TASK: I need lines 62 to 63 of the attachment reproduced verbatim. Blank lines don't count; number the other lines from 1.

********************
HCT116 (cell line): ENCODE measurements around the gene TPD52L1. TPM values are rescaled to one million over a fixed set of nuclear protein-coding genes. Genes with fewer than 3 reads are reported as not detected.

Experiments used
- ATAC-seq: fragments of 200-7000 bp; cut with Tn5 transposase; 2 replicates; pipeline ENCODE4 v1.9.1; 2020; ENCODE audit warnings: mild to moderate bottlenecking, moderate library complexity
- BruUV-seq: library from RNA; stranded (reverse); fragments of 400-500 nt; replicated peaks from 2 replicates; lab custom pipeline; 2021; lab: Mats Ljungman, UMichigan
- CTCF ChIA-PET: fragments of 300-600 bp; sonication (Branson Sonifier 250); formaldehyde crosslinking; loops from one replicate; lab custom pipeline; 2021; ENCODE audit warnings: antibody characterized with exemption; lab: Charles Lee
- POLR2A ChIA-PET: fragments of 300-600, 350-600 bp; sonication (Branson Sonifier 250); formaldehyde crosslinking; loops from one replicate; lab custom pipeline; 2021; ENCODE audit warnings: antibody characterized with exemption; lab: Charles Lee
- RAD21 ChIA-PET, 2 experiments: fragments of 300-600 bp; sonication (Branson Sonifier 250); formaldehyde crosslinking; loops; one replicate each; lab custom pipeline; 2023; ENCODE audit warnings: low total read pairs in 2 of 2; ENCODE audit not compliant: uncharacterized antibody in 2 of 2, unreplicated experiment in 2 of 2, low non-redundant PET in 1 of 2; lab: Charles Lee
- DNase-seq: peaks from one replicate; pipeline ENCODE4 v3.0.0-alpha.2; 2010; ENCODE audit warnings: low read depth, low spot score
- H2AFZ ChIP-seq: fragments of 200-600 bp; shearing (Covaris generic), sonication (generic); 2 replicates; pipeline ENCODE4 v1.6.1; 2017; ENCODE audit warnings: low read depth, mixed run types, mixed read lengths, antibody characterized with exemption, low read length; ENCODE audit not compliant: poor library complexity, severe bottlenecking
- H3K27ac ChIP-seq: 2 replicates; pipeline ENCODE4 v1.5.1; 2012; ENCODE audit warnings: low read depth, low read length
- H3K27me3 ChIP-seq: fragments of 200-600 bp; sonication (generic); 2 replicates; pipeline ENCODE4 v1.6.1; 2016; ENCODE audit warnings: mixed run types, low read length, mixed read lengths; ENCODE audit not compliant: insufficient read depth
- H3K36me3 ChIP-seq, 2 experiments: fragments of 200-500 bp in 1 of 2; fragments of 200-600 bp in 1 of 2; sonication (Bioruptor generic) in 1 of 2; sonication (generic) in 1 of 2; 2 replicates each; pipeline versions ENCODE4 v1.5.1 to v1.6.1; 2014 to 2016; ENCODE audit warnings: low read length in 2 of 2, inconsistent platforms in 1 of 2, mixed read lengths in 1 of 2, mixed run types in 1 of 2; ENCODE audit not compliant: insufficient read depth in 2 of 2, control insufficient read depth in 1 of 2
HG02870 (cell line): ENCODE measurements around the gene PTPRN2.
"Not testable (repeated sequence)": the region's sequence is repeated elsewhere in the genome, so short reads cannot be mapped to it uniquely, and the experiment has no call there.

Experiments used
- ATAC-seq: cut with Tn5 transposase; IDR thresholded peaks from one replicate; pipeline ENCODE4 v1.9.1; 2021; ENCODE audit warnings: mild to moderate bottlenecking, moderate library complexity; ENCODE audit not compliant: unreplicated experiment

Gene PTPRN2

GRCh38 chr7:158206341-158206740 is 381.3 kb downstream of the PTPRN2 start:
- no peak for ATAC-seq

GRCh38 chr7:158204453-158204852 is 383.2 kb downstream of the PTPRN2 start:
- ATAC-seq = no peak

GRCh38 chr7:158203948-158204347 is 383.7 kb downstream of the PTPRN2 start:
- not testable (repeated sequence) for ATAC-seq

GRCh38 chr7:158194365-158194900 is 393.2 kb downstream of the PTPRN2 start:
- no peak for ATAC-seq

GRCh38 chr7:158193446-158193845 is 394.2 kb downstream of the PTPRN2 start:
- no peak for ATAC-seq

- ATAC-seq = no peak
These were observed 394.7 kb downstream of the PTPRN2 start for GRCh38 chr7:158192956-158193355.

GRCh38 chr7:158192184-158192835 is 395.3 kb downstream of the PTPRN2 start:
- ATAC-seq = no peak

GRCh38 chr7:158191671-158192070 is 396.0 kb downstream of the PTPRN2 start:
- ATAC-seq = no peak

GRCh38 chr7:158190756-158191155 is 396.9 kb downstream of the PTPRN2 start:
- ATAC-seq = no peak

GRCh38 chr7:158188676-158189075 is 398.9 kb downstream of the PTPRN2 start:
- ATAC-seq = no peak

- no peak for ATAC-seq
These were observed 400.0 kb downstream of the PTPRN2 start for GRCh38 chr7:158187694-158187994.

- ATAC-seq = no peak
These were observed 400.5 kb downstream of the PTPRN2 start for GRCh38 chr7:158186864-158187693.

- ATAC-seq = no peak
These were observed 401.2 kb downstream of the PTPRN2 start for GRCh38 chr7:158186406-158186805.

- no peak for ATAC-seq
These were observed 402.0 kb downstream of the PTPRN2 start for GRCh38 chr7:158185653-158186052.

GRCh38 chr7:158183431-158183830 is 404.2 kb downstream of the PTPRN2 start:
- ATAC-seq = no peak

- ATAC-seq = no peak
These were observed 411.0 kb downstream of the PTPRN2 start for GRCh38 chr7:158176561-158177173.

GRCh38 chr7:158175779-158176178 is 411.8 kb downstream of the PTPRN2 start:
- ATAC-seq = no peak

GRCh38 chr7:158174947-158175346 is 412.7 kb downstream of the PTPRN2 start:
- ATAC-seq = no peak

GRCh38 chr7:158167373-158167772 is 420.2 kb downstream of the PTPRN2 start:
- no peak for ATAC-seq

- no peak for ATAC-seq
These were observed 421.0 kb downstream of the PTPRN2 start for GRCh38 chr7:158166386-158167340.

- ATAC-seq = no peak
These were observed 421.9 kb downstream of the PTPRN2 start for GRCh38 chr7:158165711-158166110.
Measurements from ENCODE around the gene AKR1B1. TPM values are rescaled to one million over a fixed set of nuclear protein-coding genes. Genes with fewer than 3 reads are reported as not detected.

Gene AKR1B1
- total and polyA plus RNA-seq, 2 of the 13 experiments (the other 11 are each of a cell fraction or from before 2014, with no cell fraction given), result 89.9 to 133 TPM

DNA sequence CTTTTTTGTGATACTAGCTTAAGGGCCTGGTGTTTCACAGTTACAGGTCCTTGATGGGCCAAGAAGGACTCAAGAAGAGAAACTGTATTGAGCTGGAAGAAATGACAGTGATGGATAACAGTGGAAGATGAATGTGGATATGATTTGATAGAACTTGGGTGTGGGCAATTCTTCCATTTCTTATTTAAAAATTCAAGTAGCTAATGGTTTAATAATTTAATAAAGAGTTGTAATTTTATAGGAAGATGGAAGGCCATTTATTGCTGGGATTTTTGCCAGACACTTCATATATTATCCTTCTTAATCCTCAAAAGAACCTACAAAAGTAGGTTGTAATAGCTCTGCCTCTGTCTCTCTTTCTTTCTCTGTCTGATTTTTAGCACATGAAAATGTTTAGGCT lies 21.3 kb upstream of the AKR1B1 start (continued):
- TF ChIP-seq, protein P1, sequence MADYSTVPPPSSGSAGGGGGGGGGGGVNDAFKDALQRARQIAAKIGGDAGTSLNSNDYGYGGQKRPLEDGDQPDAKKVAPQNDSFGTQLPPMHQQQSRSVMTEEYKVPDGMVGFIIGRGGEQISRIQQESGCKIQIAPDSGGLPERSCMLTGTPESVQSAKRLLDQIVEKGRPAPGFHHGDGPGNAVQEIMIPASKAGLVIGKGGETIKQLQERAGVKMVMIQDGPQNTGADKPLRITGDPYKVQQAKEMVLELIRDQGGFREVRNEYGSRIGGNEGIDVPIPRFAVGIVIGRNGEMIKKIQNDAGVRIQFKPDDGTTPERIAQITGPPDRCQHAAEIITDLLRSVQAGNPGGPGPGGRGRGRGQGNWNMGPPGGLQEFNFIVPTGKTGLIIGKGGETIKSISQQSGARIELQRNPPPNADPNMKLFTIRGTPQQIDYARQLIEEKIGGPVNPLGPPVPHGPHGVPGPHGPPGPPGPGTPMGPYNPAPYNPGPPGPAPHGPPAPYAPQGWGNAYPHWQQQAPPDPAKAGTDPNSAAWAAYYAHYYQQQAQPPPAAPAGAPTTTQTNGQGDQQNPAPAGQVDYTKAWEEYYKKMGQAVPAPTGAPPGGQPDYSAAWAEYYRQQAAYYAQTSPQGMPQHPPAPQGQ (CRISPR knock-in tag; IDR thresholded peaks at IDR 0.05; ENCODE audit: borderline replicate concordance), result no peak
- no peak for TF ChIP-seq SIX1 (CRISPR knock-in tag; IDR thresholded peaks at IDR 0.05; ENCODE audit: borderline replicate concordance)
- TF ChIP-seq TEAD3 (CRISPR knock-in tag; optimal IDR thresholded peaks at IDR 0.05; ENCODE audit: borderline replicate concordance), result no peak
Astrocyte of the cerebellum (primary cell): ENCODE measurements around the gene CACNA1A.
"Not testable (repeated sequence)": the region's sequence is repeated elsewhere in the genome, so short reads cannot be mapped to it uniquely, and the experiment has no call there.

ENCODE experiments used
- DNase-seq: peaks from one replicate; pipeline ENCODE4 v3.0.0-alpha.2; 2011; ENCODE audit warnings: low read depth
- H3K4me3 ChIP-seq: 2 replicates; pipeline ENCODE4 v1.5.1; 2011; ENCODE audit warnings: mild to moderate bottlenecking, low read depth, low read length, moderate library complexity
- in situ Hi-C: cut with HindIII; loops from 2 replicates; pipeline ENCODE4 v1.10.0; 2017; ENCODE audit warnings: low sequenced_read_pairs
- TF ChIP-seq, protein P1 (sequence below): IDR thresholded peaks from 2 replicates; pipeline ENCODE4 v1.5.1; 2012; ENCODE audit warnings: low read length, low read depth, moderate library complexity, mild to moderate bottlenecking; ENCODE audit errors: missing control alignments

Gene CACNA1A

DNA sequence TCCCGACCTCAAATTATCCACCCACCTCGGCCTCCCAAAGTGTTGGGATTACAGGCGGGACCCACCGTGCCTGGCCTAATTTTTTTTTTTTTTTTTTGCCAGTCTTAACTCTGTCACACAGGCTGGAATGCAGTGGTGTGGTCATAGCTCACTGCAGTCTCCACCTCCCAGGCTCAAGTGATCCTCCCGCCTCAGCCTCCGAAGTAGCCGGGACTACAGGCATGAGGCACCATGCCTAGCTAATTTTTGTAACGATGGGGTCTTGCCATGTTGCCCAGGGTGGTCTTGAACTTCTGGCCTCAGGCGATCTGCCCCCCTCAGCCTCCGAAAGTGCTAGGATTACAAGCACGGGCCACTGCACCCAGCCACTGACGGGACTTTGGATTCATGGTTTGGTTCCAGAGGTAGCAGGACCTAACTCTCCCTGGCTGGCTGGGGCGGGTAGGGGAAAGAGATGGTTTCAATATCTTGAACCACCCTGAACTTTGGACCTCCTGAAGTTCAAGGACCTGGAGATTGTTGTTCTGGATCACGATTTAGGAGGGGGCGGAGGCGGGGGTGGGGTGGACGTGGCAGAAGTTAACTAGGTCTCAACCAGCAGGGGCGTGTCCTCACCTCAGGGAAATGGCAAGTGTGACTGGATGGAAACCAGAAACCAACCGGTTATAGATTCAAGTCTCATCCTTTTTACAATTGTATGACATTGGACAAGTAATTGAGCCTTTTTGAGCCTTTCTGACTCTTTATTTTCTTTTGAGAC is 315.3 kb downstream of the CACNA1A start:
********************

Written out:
- total and polyA plus RNA-seq, 2 of the 13 experiments (the other 11 are each of a cell fraction or from before 2014, with no cell fraction given), result 89.9 to 133 TPM

DNA sequence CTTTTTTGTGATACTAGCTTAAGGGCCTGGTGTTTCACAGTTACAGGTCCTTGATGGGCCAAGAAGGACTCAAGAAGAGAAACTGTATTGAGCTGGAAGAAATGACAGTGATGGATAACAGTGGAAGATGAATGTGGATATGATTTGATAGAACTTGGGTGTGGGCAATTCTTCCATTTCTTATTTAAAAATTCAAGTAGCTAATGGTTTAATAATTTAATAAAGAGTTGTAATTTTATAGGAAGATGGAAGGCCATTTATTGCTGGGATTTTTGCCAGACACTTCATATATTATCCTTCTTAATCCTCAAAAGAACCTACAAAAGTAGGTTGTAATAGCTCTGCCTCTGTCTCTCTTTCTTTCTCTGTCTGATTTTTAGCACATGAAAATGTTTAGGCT lies 21.3 kb upstream of the AKR1B1 start (continued):